Do you have back pain? Does back pain interfere with your ability to work, play, travel or enjoy your retirement? Have you been told that there is nothing that can be done about it and that you need to learn to live with it? I am here to tell you what the common causes of back pain are and what you can do to improve or eliminate it so that you can return to a better quality of life.

The spine is composed of bones, discs and soft tissue that protect the spinal cord and nerves and provide a foundation that allows us to walk, run and do all the activities that we enjoy. There are a number of structures within the spine that are prone to injury or deterioration that can result in pain. The most common sources of pain are the facet joints, which is where most of the movement in the spine occurs. They are weight-bearing joints like knees and hips and they develop osteoarthritis due to cartilage damage. This can result in pain and restricted movement in the back or the neck.

Discs are located in the front of the spine and deteriorate as we get older. They become thinner which is why people get shorter as they get older. The sacroiliac joints are in the pelvis and are another common source of low back pain.

Diagnostic imaging studies such as CT scans and MRI scans can show damage to the discs and the facet joints which can help in localizing the origin of a person’s pain. Diagnostic blocks means that a doctor injects local anesthetic to freeze the nerves to different joints, which can identify the source of a person’s pain. The injections should be performed under X-ray guidance so that you are certain where the local anesthetic is being injected.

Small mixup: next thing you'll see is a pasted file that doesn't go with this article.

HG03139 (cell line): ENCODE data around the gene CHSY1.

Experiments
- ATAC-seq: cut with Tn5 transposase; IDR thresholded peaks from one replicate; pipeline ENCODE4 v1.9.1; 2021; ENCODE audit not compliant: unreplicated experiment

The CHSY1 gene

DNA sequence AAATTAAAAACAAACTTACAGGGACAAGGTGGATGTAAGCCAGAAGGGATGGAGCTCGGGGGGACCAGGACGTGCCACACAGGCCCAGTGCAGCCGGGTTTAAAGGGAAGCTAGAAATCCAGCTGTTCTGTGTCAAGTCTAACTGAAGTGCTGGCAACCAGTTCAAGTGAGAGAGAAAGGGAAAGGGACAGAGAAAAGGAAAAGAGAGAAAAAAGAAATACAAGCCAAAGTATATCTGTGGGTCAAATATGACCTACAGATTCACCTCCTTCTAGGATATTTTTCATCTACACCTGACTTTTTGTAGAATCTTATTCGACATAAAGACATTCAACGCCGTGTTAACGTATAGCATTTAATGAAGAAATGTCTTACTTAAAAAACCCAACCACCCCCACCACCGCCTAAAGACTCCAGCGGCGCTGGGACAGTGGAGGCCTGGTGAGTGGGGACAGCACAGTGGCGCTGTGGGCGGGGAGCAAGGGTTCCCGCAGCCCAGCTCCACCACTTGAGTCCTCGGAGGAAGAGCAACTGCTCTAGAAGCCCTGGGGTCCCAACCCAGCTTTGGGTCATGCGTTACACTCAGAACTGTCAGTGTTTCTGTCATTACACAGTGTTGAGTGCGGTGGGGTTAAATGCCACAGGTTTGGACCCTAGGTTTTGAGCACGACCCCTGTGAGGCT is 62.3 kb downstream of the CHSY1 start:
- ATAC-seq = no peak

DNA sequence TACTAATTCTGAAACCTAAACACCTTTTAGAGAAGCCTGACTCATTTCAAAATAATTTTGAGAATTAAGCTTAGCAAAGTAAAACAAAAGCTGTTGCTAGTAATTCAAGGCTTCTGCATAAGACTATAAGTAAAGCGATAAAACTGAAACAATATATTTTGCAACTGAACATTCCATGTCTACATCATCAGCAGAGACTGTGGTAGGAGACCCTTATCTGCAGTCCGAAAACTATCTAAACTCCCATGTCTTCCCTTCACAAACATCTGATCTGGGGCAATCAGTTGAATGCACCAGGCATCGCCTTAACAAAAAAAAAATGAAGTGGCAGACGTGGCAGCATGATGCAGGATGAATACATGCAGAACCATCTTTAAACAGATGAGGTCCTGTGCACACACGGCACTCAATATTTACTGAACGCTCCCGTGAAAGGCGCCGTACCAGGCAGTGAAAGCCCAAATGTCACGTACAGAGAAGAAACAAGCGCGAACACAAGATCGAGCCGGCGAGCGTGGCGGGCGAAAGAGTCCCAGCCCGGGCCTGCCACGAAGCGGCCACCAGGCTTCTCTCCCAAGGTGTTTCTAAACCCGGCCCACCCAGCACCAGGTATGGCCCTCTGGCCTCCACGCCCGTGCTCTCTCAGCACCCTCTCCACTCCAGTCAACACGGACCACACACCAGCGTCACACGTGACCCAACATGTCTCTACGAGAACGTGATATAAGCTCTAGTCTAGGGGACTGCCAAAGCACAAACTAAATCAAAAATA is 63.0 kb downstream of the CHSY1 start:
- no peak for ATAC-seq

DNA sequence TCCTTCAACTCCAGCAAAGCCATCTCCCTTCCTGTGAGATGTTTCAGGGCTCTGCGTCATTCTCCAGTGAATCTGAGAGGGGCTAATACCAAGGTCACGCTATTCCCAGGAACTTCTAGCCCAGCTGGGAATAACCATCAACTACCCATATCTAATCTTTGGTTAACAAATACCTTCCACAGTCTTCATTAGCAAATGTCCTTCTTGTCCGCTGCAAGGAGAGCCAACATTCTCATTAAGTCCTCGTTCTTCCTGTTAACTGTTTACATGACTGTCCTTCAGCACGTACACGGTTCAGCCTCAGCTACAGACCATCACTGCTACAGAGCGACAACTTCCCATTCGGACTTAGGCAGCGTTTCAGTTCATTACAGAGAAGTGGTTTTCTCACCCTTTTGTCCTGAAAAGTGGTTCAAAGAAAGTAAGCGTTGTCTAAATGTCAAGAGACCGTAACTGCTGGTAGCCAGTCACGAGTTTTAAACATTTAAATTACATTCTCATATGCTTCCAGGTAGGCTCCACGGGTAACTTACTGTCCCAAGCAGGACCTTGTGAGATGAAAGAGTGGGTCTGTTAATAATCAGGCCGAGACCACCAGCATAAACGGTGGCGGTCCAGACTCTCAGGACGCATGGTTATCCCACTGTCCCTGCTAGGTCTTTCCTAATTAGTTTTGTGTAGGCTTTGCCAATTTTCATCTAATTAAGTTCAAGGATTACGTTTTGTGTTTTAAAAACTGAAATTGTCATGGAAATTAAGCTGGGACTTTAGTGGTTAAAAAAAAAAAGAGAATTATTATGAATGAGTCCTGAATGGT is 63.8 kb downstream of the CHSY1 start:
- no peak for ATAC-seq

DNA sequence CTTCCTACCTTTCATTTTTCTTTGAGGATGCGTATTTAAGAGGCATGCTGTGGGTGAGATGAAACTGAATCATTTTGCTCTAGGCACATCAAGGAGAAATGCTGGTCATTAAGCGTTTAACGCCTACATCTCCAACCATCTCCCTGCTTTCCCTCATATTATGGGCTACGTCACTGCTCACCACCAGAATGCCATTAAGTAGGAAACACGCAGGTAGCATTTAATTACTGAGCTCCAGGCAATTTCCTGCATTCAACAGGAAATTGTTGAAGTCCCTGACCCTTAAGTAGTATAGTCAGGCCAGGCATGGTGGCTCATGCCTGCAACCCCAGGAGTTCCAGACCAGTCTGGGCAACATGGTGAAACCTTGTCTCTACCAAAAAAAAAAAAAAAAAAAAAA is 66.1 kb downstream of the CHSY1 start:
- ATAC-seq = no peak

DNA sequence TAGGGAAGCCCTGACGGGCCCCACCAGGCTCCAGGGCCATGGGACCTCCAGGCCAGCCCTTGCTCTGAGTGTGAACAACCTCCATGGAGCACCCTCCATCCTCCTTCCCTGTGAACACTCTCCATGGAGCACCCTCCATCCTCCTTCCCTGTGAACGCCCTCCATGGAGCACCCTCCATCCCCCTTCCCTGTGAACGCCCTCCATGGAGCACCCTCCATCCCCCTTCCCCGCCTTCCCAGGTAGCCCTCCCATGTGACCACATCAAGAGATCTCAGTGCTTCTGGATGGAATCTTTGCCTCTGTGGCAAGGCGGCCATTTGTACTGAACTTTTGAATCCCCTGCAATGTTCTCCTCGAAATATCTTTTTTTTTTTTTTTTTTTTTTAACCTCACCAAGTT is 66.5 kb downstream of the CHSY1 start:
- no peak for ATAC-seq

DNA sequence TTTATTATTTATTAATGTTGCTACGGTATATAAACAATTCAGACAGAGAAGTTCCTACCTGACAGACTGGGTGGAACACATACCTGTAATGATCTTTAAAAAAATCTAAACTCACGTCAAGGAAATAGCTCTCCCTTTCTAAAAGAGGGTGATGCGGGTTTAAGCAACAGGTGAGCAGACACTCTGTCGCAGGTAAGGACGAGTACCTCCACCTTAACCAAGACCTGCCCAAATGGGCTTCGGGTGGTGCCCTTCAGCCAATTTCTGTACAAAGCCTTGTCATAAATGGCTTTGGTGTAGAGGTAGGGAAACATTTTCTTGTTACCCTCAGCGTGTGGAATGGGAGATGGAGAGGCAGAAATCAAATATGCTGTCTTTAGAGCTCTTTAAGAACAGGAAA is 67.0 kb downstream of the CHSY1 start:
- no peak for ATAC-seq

Freezing the nerves that innervates the joint provides instant pain relief. The pain could be coming from one joint or from multiple joints in the spine. Each joint has two nerves that supply the joint which are called medial branch nerves. Both nerves need to be frozen to relieve the pain from the joint. Injecting local anesthetic or cortisone into the joint is not an adequate test. If it relieves the pain, it implies that it is the source of the pain. If it does not relieve the pain, it does not mean that the joint is not the source of the pain because the nerves that carry the pain signal have not been anesthetized.

Injections need to be done when the person is in pain or they will not provide information on where the pain is coming from. The local anesthetic works immediately but only lasts for a couple of hours. Ideally, each joint should be tested individually. The two nerves to a joint should be injected with local anesthetic and the person should be allowed to get up and walk, bend, twist or do activities that would normally increase their pain. If their pain is gone, then it means that the joint that was anesthetized is probably the source of the pain. If their pain is not relieved, then the procedure can be repeated and the nerves to the next joint should be frozen and the person reassessed after in regards to their pain.

The procedure can take up to an hour depending on how many joints are injected in order to identify the source of the person’s pain. Many places inject one or two joints and provide a pain diary for people to log their pain experience. They often have the person return several times for repeated injections. However, if the pain is coming from more than one site, this approach may never completely relieve the pain.